In a lot of ways this was very much like the more open Australian granite areas - the rock combined with occasional areas of brambles reminded me of Tharwa Tor, although the slabbiness of the rock was perhaps a bit more WA-like. Control placements tended not to use the full complexity of the rock, though. One feature we don't have in Australia is stone walls, some of which were pretty nasty to get across because they had (generally rickety) barbed wire fences on one or both sides.

(Another feature we don't have in Australia is the defunct bullring next to the arena. I get the impression that bullfighting as a sport is very much in decline, but it still exists because later in the day I saw posters advertising a fight in a couple of weeks).

One bit of good news is that the hamstring got through its first terrain test with only slight twinges.

Friday Feb 24 #

7 AM

Run 40:00 [3] 7.0 km (5:43 / km)

Still feeling a bit croaky this morning (and sleep somewhat interrupted by the loudly-singing, presumably drunk people spilling out of a nearby nightclub at its 5am closure). Didn't have high expectations for this one and set out along the lakefront and hoped for the best. It actually didn't work out too badly; settled by around 3k and moving reasonably for the rest of it. Only minor hamstring issues.

The hills around had a nice-looking cover of new snow down to 800 metres or so (especially on the Jura side), but Geneva stayed essentially dry. There's expected to be a more substantial round of moisture Tuesday/Wednesday next week (probably too warm for snow in Geneva, but should give a good top-up for the mountains).

This brings the Geneva part of the trip to its end, apart from passing through Sunday night/Monday morning. Off to Portugal this evening for Portugal O-Meeting, and looking forward to it - the terrain looks interesting without being excessively physical (which at my current level of fitness is a good thing). A good international field in the elite races as you'd expect.

8 PM

Note

Got into Porto on time and had the first bag off the plane (I think this is the first time that's happened to me), but then had a 40-minute wait to pick up the car so didn't get out of Porto until after 8, with a couple of hours of driving ahead of me. Given this I thought I'd get something to eat at one of the motorway service areas. I've previously had a decent bacalhau at such an establishment in this part of the world, but no such luck this time as the only thing on offer was lukewarm, dried-out fried fish and equally lukewarm rice. I think this qualifies as just about the worst meal I've had anywhere on the face of the planet - about the only positive that can be said for it is that at least it didn't make me sick.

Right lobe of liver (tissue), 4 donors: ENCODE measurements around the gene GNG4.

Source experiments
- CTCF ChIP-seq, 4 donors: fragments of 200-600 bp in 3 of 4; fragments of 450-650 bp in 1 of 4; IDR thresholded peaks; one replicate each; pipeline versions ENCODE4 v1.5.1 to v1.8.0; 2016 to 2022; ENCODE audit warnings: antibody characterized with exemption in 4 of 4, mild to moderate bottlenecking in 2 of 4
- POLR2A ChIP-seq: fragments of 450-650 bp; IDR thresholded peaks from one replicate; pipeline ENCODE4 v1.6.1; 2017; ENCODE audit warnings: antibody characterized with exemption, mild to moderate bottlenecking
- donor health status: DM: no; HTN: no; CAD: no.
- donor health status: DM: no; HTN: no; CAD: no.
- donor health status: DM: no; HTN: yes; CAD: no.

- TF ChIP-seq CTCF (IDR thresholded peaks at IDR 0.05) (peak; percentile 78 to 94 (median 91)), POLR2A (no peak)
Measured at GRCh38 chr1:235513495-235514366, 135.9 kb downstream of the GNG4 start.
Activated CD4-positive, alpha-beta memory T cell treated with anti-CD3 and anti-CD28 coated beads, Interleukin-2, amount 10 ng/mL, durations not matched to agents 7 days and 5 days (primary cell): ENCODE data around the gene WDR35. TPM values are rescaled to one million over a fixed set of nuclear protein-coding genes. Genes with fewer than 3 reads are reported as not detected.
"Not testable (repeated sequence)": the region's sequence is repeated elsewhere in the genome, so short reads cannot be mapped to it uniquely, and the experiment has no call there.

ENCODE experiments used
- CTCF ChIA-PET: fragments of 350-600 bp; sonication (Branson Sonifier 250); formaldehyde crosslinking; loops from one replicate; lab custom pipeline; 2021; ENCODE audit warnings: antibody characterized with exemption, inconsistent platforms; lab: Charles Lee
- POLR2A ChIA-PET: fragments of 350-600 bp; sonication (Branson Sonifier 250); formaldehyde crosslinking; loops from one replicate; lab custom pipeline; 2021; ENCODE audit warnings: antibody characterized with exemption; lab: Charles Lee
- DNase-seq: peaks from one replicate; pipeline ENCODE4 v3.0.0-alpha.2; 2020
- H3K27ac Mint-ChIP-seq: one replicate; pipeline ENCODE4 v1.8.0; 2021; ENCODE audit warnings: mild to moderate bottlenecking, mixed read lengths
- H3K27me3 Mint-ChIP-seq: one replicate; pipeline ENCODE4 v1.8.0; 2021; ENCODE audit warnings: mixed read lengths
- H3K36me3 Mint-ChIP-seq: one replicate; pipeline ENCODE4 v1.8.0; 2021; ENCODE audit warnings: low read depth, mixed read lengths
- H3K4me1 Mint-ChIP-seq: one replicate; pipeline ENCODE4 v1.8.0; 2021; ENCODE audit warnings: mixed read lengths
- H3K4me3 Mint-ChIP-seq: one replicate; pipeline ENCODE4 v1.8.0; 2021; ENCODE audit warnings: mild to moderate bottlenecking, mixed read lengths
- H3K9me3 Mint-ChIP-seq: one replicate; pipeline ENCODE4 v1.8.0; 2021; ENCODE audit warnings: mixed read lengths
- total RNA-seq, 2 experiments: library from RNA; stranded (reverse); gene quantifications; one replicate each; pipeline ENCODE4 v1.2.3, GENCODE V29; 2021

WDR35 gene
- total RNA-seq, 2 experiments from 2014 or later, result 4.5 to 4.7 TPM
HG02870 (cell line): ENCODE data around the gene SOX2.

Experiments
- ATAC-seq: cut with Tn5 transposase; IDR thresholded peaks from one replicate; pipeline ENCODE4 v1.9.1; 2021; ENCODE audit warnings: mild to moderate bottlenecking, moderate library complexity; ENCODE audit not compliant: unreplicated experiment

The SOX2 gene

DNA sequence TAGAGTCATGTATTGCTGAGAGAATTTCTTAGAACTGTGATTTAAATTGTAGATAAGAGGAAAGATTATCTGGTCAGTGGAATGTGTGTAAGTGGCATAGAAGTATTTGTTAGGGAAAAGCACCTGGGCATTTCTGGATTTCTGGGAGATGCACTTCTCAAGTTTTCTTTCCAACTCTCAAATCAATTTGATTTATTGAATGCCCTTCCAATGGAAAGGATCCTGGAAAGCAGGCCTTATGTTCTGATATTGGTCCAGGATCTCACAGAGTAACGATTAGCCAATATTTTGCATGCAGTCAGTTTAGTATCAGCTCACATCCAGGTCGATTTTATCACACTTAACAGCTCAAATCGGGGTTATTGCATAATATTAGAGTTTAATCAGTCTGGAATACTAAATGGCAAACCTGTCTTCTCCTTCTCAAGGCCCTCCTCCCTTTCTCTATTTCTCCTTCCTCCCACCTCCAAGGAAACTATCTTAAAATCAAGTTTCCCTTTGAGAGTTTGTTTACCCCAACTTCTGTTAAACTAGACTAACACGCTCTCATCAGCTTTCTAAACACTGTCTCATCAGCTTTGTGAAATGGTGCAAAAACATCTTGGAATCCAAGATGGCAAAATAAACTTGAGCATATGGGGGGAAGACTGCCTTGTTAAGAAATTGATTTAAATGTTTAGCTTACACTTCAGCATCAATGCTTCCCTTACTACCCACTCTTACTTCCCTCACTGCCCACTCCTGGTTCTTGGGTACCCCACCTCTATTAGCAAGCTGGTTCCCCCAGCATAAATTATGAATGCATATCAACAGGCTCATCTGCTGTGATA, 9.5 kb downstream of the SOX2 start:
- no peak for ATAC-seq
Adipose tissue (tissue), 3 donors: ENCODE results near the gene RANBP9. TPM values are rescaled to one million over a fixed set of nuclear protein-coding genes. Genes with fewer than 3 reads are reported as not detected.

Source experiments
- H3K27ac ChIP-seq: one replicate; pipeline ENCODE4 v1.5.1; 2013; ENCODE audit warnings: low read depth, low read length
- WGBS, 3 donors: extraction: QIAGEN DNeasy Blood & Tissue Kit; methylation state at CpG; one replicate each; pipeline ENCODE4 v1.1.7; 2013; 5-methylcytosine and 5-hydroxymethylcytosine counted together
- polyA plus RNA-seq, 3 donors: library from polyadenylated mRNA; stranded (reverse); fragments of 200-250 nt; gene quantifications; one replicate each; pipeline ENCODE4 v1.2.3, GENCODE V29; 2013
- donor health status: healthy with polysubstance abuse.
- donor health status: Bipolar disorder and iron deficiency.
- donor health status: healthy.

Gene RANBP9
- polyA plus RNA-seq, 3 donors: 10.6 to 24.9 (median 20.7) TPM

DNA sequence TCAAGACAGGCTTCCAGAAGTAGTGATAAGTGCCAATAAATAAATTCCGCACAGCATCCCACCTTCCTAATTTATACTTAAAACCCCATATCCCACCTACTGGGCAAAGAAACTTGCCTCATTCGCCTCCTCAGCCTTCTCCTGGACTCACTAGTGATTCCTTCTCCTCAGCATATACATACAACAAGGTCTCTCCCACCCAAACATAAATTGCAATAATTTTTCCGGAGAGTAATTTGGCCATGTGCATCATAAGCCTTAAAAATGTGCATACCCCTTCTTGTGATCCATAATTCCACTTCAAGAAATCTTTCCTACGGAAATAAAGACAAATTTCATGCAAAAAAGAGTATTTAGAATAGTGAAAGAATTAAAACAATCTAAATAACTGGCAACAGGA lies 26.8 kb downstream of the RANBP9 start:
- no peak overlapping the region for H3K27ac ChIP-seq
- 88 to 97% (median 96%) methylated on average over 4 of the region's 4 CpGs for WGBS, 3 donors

I'd picked Fatima as my overnight stop, on the basis that it was next to the motorway and, as a massive destination for pilgrimages, was likely to have the sort of hotels that wouldn't be too perturbed by someone turning up to check in at 10.30 (and, as an added bonus, because it's totally out of season said hotels are pretty cheap). I didn't really spend any longer in the place than was required to change clothes, sleep and change clothes again, so didn't see any of it. No doubt Catholic kitsch is on sale in industrial-sized quantities.

Thursday Feb 23 #

8 AM

Swimming 22:00 [2] 0.6 km (36:40 / km)

Feeling a bit better this morning. Headed to the pool, to discover that the increase in traffic which has been evident on Geneva's streets this week also applies in the water, and that I'd run into a similar crowd to the one I've come to know and love elsewhere here. Wasn't swimming that smoothly either. This session was eventually put out of its misery when the lane I was in was taken over for a squad session on the stroke of 8, and I couldn't be bothered starting again in another lane which was even more populated.

Got my (reasonably) final text off today; just have a few images to finalise. Also had some local climate extremes to admire both locally and in the (relatively) near distance - the near distance coming with the storm in the UK, the local bit coming when it reached 19.3 in Geneva, the highest February temperature since 1903 (and I suspect the 1903 site, which would presumably have been in the town, would have been a warmer one than the higher and less built-up airport).

Speaking of big storms, I really wish that the European meteorological services would get their act together in the naming department. I've seen the same storm bestowed with four different names by different countries, although this one so far only seems to have two. It makes life difficult when you're writing reports for an international audience, although writing up 2017 storms will probably, but not definitely, be someone else's problem. (The Asians have an agreement to take it in turns to name typhoons in their region, and I think such a system could work in Europe too).

Wednesday Feb 22 #

7 AM

Run 1:00:00 [3] 10.2 km (5:53 / km)

Took a turn for the worse overnight and was in two minds about going out. The first few minutes didn't do a lot to encourage me but I was sufficiently bloody-minded to press on, and it gradually got a bit more reasonable, although never remotely close to good. Got out to one of my traditional Geneva running haunts, crossing the Arve at the power station before heading back through the higher suburbs, and had enough enthusiasm to do various bits of convolution through the old town to get it up to the intended hour (not sure the GPS was giving me full value on this bit). A few hamstring twinges today, not enough to get in the way of running, but not the best day sitting so will need watching.